3rd August 2016
Najib should stand aside while investigations run their course
The US Justice Department’s decision to seize more than $1bn in assets allegedly stolen from Malaysia’s sovereign wealth fund has sent shockwaves through the Southeast Asian nation. Until the US announcement last month, most Malaysians were resigned to creeping authoritarianism in their country as the prime minister, Najib Razak, concentrated power in his hands and eviscerated the last vestiges of independent governance.
Mr Najib has in effect removed anyone — from the deputy prime minister to the attorney-general — who questioned his role in the alleged theft of billions of dollars from 1 Malaysia Development Berhad (1MDB), the sovereign wealth fund he established in 2009.
Mr Najib’s party, United Malays National Organisation (Umno), has ruled the country without interruption for six decades with a mix of cash handouts and suppression of political opponents. But the alleged involvement of Mr Najib, his family and associates with the 1MDB scandal goes beyond the usual levels of corruption in Malaysia. Now the Obama administration has sent an implicit signal that Mr Najib no longer enjoys the unquestioning protection and support of the US.
Since independence in 1957, Malaysia has hardly been a paragon of democracy. But it has always been a staunch western ally and an example of moderate Islam in a world of increasing radicalisation. Thanks to Mr Najib, those assumptions are now in doubt.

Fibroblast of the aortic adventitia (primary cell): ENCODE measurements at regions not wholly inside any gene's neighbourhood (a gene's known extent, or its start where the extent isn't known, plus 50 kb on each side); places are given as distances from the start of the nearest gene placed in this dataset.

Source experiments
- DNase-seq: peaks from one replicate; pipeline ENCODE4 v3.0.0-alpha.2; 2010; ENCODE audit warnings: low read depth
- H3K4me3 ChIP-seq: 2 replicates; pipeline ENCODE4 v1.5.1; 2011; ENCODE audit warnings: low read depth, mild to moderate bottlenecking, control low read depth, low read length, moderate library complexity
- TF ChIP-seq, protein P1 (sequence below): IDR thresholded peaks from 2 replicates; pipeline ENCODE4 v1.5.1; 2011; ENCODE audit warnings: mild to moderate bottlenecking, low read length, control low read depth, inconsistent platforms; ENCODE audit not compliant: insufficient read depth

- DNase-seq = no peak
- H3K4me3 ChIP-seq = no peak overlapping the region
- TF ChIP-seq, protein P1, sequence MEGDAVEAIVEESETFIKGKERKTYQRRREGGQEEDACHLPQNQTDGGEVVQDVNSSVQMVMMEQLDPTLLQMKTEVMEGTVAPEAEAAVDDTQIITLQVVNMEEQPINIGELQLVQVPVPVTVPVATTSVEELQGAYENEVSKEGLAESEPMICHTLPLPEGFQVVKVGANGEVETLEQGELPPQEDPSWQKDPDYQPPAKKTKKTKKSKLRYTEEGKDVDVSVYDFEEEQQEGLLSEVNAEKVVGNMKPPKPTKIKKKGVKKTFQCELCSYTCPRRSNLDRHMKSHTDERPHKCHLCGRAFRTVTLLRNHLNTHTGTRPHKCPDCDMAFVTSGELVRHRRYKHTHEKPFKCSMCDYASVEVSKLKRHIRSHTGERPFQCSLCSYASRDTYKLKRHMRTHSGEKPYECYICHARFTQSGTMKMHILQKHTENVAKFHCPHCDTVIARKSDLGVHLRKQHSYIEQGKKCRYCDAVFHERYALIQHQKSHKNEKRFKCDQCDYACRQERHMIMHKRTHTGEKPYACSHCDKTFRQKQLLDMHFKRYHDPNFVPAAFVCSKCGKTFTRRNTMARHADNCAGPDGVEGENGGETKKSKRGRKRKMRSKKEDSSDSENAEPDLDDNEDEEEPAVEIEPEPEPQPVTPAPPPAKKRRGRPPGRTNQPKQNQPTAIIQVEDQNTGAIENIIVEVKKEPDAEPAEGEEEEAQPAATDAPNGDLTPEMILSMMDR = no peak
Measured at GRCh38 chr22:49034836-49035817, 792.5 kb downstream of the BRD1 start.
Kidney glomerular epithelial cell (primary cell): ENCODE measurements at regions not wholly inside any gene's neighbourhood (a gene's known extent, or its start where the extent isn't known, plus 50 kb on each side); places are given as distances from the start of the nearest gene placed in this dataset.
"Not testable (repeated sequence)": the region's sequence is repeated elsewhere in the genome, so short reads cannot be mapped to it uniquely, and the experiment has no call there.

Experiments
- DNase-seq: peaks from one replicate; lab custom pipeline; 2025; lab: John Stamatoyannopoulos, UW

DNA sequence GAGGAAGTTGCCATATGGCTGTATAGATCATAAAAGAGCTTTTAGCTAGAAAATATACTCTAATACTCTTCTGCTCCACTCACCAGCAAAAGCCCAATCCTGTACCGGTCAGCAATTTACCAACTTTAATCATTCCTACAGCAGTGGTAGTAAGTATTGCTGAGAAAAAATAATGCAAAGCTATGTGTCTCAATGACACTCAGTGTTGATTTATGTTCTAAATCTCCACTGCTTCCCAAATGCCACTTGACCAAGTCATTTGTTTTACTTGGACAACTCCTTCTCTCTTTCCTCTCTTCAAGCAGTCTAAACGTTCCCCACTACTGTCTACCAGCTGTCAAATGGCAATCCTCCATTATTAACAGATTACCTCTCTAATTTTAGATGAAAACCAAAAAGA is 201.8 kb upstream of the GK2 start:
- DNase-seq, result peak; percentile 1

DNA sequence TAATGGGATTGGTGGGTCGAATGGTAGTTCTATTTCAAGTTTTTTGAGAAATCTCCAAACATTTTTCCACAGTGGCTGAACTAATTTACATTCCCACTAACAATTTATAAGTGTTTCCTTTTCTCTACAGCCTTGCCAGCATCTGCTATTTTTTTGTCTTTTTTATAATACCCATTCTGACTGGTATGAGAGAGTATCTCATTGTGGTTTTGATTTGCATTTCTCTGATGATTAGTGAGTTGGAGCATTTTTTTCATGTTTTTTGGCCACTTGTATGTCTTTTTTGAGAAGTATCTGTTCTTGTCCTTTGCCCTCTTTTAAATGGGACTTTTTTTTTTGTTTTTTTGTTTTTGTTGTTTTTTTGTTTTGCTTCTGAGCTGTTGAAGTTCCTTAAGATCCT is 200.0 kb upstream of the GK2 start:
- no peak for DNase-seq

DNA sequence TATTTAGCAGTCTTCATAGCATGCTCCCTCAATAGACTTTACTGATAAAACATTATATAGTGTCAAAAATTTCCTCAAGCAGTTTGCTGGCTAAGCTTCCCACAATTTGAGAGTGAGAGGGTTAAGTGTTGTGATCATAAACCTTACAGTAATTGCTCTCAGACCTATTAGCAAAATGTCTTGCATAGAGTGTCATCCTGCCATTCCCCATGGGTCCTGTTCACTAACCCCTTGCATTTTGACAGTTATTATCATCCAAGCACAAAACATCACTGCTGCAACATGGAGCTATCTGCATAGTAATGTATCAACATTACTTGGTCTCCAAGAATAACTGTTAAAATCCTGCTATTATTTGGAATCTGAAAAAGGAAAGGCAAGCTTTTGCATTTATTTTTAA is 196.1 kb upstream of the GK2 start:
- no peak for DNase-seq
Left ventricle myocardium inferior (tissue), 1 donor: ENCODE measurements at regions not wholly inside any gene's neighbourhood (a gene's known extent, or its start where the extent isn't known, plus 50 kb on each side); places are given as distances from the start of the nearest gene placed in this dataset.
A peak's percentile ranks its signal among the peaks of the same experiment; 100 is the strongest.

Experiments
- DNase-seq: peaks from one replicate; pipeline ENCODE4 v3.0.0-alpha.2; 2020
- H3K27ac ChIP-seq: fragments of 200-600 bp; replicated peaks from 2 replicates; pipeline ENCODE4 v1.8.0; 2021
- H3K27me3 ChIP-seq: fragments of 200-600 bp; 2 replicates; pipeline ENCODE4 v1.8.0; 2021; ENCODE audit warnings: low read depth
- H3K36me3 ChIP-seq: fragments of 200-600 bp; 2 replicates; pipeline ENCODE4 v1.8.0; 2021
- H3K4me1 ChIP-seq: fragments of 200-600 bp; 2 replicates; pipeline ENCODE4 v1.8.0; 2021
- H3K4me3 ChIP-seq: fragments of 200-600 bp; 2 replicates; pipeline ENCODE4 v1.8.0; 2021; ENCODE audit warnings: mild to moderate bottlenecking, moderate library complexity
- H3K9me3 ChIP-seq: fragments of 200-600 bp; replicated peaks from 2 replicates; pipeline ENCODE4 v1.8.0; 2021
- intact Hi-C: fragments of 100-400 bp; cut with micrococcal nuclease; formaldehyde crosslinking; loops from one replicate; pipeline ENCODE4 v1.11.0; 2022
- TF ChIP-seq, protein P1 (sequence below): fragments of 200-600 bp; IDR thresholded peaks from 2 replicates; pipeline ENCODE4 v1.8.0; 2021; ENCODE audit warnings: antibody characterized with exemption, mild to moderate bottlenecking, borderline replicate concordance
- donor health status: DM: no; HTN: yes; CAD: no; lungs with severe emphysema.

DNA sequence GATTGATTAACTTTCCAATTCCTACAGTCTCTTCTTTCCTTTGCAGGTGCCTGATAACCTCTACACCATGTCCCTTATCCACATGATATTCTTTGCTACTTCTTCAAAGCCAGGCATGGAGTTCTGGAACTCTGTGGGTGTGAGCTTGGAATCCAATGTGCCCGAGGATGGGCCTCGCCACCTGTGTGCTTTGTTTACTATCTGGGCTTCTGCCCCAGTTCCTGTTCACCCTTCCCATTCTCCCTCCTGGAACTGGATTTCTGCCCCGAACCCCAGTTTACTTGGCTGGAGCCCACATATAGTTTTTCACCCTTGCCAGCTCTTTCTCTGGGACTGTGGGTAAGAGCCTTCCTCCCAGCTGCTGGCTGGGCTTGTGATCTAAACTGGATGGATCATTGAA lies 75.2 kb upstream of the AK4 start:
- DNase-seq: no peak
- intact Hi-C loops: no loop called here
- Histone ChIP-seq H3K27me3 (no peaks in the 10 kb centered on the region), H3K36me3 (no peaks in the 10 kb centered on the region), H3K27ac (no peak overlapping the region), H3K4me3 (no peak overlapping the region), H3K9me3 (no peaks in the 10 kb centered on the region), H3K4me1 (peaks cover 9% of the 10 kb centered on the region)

In Washington, Malaysia gets little airtime. If the topic crossed Barack Obama’s desk at all it was usually in the context of Mr Najib’s strong support for the Trans-Pacific Partnership (TPP) trade deal or his role as a moderate Muslim bulwark against extremism in Southeast Asia. On Christmas Eve, 2014, the two leaders played a round of golf in Hawaii, something Mr Najib has touted ever since as evidence of his American backing.
He has also cleverly courted China in what analysts say is a warning to Washington that he could move Malaysia into Beijing’s sphere of influence if US support wavers.
In recent weeks, Mr Najib’s government has cynically highlighted the threat of terrorism in his country with hundreds of arrests of alleged terror suspects. Then on Monday the country introduced a new security law that gives Mr Najib sweeping powers to declare a state of emergency in a move human rights groups and UN officials said would allow him to act with impunity and trample human rights.
The Obama administration must not bow to Mr Najib’s attempts to bounce Washington into continued support. Islamist radicalisation is likely to be exacerbated by the current drift towards authoritarianism and the climate of impunity fostered by the prime minister as he clings to power.
TPP is, sadly, no longer a US priority and is opposed by both major presidential candidates. A Malaysian alliance with China is very unlikely, particularly given Umno’s patchy record when it comes to relations with its own large Chinese minority.
As he nears the end of his tenure in the White House, Mr Obama should encourage all US agencies to pursue the 1MDB case to the full extent of American and international law. That applies not only to potential charges against Mr Najib and his associates, but also those involving banks and companies that have abetted the alleged laundering of more than $3.5bn stripped from 1MDB.
Finally, for the sake of the people and the country he professes to serve, Mr Najib should step aside until investigations have run their course or he has cleared his name.